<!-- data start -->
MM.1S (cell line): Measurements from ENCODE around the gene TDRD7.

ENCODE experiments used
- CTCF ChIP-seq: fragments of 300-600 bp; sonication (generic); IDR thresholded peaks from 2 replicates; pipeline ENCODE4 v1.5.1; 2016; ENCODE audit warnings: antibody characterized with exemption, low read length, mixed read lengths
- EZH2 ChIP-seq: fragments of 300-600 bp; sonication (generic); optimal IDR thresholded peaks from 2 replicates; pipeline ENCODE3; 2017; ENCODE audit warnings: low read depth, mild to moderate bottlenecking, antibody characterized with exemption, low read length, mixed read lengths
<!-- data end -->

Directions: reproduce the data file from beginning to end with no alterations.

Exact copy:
MM.1S (cell line): Measurements from ENCODE around the gene TDRD7.

ENCODE experiments used
- CTCF ChIP-seq: fragments of 300-600 bp; sonication (generic); IDR thresholded peaks from 2 replicates; pipeline ENCODE4 v1.5.1; 2016; ENCODE audit warnings: antibody characterized with exemption, low read length, mixed read lengths
- EZH2 ChIP-seq: fragments of 300-600 bp; sonication (generic); optimal IDR thresholded peaks from 2 replicates; pipeline ENCODE3; 2017; ENCODE audit warnings: low read depth, mild to moderate bottlenecking, antibody characterized with exemption, low read length, mixed read lengths